While seeking more relationships with other health care providers, 24Hr HomeCare has started to leverage its patient satisfaction data. The company collects data on a monthly basis through random phone surveys with clients.

The company is seeing more “excitement” from providers that are involved in bundled payments, according to Ward, with private duty finding a place so long as outcomes are improved. Ward also called the data a “key” piece of their strategic partnerships in 2017.

Feedback and Satisfaction 

For franchise home care company Right at Home, collecting feedback and information for the fast-growing business is vitally important. The company, which has more than 500 locations in eight countries, has rolled out patient satisfaction surveys to roughly half its locations. With thousands of responses from patients, Right at Home has amassed “a pretty massive database of client interviews,” according to Mike Flair, vice president of franchise business solutions.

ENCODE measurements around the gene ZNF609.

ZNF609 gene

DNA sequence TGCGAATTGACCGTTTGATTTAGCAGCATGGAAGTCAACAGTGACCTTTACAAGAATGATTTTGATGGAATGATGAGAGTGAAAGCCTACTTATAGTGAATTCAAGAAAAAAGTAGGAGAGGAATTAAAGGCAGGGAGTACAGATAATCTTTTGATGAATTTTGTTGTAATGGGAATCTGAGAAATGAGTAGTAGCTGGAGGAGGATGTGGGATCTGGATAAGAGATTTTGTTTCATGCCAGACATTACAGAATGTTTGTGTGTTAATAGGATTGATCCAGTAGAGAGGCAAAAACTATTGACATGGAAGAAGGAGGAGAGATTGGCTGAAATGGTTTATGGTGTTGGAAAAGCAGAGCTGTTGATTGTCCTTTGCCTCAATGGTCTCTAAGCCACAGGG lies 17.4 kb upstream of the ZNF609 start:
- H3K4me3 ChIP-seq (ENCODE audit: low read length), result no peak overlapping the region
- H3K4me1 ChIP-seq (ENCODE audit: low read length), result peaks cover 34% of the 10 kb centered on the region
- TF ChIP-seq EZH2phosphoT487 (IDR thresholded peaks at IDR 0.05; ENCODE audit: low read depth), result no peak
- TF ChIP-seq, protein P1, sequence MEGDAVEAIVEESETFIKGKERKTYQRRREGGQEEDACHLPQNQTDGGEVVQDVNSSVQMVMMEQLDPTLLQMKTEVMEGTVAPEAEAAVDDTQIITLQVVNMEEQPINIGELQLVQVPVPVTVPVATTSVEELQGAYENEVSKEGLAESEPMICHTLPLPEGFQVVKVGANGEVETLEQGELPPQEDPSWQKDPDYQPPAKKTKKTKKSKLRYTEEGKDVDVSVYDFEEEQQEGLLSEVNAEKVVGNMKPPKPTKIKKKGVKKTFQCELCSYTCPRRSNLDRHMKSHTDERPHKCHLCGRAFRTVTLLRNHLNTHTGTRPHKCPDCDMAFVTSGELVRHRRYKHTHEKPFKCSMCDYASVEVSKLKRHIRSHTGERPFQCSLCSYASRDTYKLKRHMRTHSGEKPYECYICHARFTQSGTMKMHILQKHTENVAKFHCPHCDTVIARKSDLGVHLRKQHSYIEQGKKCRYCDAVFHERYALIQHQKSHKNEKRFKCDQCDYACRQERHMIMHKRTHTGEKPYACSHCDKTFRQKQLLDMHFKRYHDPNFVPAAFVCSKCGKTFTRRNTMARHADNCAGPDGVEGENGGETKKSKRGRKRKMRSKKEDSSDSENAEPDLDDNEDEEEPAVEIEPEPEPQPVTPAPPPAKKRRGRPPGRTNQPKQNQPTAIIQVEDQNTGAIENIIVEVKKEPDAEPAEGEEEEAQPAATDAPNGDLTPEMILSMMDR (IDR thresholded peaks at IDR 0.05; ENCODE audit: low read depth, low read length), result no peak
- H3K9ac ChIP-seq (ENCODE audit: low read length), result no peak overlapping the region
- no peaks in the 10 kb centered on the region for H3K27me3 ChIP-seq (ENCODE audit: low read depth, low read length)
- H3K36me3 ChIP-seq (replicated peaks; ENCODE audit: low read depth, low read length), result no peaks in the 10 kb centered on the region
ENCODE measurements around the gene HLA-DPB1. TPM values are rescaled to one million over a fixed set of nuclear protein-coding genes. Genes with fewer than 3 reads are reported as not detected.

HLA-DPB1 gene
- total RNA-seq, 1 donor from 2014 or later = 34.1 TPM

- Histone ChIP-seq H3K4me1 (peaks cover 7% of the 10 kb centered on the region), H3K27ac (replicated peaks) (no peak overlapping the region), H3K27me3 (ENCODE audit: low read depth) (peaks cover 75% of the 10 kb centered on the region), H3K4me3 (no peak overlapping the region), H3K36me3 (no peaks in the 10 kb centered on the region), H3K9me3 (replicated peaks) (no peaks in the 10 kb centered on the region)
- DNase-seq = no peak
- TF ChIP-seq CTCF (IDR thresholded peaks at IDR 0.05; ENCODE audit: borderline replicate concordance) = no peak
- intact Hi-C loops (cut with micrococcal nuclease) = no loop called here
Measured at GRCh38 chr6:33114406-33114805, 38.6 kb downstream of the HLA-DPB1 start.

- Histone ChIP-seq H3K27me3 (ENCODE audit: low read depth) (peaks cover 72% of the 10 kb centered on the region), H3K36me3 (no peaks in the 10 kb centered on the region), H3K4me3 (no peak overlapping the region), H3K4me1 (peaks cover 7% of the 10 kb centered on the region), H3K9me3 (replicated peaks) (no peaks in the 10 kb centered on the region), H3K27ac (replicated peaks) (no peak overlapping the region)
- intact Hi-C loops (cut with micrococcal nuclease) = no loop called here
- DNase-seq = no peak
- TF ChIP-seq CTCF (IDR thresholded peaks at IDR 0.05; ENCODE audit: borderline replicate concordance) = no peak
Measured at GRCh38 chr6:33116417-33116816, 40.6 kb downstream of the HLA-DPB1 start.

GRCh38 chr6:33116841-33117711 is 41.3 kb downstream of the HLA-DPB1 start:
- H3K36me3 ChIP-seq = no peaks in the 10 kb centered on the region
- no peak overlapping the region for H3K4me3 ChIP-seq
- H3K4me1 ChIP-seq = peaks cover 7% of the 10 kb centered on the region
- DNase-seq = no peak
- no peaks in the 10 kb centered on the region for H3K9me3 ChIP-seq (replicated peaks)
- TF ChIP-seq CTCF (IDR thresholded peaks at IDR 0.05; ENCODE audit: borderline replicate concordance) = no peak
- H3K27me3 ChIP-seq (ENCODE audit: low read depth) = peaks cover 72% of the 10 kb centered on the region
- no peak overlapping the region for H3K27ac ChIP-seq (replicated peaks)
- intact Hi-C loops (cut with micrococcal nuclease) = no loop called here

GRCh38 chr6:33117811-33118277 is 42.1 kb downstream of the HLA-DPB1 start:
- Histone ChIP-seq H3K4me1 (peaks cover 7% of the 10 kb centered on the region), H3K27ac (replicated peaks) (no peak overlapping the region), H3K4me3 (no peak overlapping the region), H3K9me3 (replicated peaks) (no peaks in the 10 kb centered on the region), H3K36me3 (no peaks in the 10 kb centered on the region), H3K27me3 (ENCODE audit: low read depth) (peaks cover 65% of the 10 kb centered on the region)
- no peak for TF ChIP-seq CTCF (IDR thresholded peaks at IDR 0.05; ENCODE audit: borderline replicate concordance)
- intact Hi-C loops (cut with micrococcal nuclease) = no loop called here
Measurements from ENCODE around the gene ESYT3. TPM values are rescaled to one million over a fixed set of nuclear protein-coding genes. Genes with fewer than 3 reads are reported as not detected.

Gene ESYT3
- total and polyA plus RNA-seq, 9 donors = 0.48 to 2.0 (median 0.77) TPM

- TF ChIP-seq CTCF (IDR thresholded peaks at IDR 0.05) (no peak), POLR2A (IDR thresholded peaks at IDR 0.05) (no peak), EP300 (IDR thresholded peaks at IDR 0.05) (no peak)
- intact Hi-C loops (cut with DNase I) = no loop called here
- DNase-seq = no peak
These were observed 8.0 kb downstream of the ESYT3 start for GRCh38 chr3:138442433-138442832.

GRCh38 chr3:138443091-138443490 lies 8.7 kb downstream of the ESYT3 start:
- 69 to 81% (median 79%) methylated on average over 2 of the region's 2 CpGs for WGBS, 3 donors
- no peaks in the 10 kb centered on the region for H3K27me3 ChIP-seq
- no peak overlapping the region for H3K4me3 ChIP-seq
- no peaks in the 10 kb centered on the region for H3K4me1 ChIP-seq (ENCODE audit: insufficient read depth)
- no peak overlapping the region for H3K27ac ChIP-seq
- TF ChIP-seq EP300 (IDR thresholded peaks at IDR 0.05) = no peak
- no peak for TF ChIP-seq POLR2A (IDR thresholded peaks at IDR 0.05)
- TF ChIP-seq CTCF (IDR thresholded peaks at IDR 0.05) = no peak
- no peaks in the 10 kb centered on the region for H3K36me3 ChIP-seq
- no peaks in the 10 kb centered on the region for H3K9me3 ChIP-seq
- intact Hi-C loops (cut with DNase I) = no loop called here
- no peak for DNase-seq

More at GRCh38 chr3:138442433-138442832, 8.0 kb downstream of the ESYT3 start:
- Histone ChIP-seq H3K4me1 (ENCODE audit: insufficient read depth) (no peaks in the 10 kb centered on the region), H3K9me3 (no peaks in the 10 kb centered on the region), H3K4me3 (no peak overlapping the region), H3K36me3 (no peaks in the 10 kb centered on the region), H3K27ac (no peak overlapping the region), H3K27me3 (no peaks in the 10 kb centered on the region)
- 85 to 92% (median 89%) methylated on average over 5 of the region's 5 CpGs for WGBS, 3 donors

Just a year or so ago, Right at Home was using a method that was “so old school,” with random surveys in only a handful of locations and interviewing a small census, according to Flair. Now, armed with monthly reports from a third party source, Home Care Pulse, franchise owners are sharing the data on patient satisfaction with referral sources, and hospitals are taking notice, he said.

“One of our largest referral sources is the hospital system,” Flair told HHCN. “We’ve seen a number of offices that have gotten inroads with hospitals [as a referral choice]. …From the proof is in the pudding standpoint, this gives us that open and honest transparency. [We can tell hospitals] here are the reports, see for yourself.”

With more data over time, Right at Home will be able to identify trends from the client data to drive initiatives for better outcomes and higher quality care.